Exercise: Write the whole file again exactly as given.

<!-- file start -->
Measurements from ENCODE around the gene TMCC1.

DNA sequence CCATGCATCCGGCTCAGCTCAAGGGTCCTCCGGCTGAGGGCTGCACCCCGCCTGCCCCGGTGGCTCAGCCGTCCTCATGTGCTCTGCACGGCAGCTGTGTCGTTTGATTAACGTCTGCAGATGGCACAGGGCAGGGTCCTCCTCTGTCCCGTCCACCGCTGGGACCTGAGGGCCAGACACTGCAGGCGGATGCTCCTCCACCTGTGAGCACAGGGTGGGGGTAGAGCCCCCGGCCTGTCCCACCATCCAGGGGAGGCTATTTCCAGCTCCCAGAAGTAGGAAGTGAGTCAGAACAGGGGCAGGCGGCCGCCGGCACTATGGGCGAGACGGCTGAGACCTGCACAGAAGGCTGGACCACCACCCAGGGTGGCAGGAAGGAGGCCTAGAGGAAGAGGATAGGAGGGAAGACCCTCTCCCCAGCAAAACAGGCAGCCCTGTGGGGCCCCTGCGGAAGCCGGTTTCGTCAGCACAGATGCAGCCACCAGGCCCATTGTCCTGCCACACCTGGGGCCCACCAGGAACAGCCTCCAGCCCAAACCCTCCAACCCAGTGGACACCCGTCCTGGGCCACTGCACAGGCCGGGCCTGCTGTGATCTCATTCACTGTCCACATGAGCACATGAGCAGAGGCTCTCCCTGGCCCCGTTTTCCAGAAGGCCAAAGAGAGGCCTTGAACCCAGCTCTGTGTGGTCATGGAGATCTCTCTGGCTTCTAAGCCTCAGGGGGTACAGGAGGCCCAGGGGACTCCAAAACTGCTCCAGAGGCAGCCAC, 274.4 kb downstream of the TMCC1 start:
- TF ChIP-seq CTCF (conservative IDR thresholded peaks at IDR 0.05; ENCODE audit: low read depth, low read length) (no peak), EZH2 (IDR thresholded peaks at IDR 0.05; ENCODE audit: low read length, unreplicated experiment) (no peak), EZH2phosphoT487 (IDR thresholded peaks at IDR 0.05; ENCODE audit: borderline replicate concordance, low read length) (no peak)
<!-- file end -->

Measurements from ENCODE around the gene TMCC1.

DNA sequence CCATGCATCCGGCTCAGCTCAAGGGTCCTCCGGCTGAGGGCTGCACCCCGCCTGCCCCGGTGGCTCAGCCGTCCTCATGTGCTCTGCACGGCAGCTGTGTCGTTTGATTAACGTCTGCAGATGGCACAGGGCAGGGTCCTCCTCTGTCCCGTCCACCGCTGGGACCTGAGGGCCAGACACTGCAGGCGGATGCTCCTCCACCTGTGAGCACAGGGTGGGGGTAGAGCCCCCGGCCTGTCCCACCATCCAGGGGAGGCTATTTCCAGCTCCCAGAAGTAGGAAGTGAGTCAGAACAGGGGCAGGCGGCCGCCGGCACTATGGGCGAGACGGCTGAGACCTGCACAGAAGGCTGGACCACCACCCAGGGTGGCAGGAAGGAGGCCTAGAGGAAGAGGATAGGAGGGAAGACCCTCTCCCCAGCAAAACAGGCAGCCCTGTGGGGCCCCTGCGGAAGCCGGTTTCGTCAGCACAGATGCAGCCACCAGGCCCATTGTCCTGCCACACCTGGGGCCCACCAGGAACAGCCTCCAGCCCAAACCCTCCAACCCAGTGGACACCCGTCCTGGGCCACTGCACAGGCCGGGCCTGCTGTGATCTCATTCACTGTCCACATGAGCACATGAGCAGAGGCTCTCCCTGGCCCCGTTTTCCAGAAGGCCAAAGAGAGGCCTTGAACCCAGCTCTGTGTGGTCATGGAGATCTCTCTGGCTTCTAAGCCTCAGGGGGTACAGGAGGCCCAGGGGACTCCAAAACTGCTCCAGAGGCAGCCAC, 274.4 kb downstream of the TMCC1 start:
- TF ChIP-seq CTCF (conservative IDR thresholded peaks at IDR 0.05; ENCODE audit: low read depth, low read length) (no peak), EZH2 (IDR thresholded peaks at IDR 0.05; ENCODE audit: low read length, unreplicated experiment) (no peak), EZH2phosphoT487 (IDR thresholded peaks at IDR 0.05; ENCODE audit: borderline replicate concordance, low read length) (no peak)